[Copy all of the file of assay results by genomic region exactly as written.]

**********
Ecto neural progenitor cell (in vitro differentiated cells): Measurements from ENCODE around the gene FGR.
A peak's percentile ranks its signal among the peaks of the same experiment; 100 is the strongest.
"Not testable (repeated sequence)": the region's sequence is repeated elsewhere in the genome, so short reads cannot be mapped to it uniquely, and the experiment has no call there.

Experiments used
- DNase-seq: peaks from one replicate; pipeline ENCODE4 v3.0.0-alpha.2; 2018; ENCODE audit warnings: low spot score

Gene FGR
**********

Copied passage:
Ecto neural progenitor cell (in vitro differentiated cells): Measurements from ENCODE around the gene FGR.
A peak's percentile ranks its signal among the peaks of the same experiment; 100 is the strongest.
"Not testable (repeated sequence)": the region's sequence is repeated elsewhere in the genome, so short reads cannot be mapped to it uniquely, and the experiment has no call there.

Experiments used
- DNase-seq: peaks from one replicate; pipeline ENCODE4 v3.0.0-alpha.2; 2018; ENCODE audit warnings: low spot score

Gene FGR